As the two competitors disrobe it’s apparent the challenger’s time in self-imposed isolation has been well-spent; he looks in decent shape if nought else. Fury by comparison looks characteristically soft and malleable, but this being the norm for him, no cause for concern. The referee’s final instructions, a touch of the gloves, and moments later the bell ushers in Dillian’s moment of reckoning. For years he has complained of his perceived mistreatment at the hands of all and sundry. Never mind that his record lacks a defining win, or that he’s wrung every last drop of momentum out of the split-second he wobbled a pre-championship Anthony Joshua over six years ago. Overlook if you will that he shunned requests to face viable competition to validate his claims, or that he scoffed at proposed opponents based on their grasp of the English language. Disregard even that he was flat-lined a mere two fights prior, stretched like a corpse on a slab. Instead believe that this lead-footed plodder is a second-coming of Joe Frazier, a maelstrom of ferocity and intent, who will no longer be denied what is rightfully his.
He goes about this by emerging from his corner in a southpaw stance, showing that for whatever criticism you could ladle upon his performances under normal circumstances, he reserves the capacity to be worse. It isn’t long before the folly of his ways is recognised and corrected, and he reverts to orthodox. He’s better this way, though “better” is still plodding and unimaginative. He offers nothing Fury hasn’t dealt with before, the taller man wisely opting to keep the fight at a comfortable distance, aware that the only real chance Whyte has is to land one of the wild, wind-milling right hands that fires from such a distance only a blind man could fail to see it coming.
It’s quickly very apparent that a punch from the gods is the only thing that might shift the momentum in Whyte’s favour. By the fourth round he’s bleeding, and his mouth is slightly agape. It would be easy to sing the champion’s praises and, in fairness, he performs near-perfectly, but to exalt Tyson Fury without due contemplation is to flatter his opponent excessively. After being a conspicuous no-show throughout the build-up to the fight, Whyte demonstrates his commitment to that bold strategy by failing to show-up between the ropes. He loses every round until finally, in the sixth, it comes. Fury measures and delivers the kryptonite blow and a right uppercut separates Whyte from his senses and plants him heavily on the canvas. He rises, which in fairness is more than many in that moment would have managed, and the referee hesitates before waving the fight off as Whyte stumbles in a manner leaving no doubt as to his ineligibility to continue.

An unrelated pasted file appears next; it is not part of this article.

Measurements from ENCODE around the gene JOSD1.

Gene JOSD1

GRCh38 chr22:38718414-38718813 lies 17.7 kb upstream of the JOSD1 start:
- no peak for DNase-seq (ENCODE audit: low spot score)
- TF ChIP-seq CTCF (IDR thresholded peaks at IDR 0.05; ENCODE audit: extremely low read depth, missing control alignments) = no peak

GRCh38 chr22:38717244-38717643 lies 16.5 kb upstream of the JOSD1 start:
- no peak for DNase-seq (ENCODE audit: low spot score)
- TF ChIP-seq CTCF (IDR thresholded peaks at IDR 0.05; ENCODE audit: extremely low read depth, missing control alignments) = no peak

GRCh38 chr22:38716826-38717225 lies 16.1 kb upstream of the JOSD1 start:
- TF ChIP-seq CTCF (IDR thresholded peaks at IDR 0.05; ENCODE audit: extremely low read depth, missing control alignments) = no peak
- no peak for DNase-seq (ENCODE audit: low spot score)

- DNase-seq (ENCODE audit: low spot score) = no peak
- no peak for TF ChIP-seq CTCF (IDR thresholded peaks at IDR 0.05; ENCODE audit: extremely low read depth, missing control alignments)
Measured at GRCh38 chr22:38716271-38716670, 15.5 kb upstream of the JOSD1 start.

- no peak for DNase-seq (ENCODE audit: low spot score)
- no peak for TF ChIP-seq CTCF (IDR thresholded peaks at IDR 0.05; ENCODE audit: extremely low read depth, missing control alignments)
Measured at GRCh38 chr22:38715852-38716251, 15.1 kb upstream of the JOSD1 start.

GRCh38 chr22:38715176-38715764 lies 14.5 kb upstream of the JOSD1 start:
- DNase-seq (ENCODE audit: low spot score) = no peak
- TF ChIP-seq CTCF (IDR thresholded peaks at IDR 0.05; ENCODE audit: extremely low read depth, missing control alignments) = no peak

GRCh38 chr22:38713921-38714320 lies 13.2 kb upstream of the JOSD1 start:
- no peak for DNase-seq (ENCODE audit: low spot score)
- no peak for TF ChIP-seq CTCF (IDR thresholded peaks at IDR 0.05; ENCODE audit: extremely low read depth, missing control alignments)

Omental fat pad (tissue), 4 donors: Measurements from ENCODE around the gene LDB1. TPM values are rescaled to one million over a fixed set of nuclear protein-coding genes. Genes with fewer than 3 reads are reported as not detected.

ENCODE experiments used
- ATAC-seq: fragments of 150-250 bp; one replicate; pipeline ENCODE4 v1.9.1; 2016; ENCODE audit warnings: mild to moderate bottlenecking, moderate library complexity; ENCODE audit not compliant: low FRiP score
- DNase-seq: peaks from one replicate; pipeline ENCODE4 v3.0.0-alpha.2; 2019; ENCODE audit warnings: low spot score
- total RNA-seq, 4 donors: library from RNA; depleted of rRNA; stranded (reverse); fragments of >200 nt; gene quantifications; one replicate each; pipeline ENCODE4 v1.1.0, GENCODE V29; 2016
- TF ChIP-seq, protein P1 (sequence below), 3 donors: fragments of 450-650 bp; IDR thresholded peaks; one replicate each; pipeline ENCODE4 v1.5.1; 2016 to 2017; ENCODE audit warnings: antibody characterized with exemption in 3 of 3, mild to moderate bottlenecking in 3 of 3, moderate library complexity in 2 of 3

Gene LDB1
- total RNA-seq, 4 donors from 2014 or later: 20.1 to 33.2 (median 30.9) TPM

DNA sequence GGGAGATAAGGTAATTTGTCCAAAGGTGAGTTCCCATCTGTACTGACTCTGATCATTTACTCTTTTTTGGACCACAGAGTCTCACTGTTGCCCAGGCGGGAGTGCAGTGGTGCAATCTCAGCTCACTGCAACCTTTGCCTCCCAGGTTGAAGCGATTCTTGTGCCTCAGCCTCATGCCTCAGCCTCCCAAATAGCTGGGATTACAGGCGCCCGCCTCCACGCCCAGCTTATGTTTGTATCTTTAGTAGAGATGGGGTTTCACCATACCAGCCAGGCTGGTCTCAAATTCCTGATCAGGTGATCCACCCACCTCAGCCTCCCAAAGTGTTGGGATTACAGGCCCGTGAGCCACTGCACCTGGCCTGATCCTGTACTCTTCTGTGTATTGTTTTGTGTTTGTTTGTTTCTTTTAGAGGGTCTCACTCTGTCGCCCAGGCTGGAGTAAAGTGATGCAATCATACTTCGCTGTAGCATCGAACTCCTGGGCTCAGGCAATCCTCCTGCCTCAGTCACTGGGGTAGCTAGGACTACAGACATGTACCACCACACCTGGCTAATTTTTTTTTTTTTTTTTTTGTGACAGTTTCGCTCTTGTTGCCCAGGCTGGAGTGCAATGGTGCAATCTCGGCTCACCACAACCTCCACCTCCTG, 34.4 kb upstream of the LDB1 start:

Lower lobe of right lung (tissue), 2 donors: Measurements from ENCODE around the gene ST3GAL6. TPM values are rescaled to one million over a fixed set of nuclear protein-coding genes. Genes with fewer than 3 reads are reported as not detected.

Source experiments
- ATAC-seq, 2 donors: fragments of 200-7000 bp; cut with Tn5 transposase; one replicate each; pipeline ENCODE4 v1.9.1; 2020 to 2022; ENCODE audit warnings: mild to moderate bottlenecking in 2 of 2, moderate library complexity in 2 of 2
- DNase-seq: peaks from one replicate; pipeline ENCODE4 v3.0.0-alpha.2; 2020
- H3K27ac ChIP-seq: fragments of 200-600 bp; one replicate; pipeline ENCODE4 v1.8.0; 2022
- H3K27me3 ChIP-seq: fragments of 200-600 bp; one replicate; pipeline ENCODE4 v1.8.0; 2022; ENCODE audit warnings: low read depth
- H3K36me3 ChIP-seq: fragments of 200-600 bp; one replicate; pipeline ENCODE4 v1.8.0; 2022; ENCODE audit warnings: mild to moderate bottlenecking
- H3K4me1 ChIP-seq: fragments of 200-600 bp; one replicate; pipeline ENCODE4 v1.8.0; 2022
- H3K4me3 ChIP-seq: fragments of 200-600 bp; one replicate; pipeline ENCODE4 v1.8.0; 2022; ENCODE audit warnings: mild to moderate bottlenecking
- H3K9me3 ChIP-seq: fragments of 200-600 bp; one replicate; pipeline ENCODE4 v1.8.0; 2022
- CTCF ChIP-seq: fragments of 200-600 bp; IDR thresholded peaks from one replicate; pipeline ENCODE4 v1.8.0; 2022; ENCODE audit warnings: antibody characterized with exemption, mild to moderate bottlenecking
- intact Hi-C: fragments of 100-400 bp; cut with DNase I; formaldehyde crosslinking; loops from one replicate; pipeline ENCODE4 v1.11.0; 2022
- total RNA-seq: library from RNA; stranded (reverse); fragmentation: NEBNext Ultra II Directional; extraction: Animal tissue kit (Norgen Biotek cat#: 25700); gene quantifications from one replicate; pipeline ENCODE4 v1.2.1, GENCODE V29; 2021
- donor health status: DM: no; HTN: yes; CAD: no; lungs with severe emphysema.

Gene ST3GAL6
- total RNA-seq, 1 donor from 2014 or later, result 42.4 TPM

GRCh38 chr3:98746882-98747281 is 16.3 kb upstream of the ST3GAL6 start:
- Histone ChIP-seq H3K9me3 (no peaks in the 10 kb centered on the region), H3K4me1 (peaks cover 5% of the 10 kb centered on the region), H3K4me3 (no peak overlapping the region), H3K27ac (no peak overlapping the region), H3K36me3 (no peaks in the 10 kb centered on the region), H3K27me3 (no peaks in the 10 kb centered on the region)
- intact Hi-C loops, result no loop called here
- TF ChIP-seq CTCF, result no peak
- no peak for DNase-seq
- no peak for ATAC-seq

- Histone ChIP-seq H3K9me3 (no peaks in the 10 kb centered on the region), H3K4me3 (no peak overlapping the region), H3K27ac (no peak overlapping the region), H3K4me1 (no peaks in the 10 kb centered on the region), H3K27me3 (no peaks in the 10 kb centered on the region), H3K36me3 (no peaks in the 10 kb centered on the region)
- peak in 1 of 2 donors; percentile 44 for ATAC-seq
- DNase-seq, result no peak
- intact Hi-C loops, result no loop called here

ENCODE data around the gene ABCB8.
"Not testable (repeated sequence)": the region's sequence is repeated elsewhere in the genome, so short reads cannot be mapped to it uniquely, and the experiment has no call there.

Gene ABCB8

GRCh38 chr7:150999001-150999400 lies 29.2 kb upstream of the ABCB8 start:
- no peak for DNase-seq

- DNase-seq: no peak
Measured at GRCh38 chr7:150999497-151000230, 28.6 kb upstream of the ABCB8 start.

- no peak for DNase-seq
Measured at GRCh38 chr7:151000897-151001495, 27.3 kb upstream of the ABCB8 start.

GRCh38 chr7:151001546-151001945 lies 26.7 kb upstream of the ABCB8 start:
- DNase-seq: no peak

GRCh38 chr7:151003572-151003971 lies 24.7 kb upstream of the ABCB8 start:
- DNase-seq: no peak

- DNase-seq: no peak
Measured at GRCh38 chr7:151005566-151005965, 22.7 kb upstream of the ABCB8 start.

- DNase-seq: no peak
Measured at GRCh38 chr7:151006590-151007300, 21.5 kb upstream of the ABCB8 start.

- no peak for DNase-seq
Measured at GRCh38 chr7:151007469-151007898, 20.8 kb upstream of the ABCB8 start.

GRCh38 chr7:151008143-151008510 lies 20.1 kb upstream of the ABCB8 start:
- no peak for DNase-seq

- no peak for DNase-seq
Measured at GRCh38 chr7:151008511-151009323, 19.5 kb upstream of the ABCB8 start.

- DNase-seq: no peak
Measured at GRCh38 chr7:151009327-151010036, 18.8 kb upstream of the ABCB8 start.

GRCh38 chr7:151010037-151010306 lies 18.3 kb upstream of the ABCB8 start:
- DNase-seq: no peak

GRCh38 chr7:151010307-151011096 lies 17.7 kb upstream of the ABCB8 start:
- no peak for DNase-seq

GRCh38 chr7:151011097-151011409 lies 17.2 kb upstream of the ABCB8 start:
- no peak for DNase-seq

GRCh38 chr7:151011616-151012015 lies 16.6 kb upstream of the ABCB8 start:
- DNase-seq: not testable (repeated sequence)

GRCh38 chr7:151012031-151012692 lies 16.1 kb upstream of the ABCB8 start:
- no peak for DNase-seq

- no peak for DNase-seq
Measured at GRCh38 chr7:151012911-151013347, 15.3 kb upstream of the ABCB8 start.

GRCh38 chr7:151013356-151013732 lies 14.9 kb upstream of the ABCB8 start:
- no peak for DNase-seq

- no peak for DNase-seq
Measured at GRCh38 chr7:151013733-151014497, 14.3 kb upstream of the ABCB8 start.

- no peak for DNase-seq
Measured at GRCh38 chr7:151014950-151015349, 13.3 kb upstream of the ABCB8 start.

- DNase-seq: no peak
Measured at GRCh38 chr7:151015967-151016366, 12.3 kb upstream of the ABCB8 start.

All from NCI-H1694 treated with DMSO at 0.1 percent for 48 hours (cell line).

It’s over. Years of griping, months of silence, and finally any pretence is dispelled. Whyte sold the lie and sold it well; credit where it’s due for a man some £8 million wealthier than I. Turns out that for all the sound and fury before he faced Tyson Fury, in the end all Dillian delivered was Whyte noise. — Nelson Wills
Photos by Jeff Lockhart.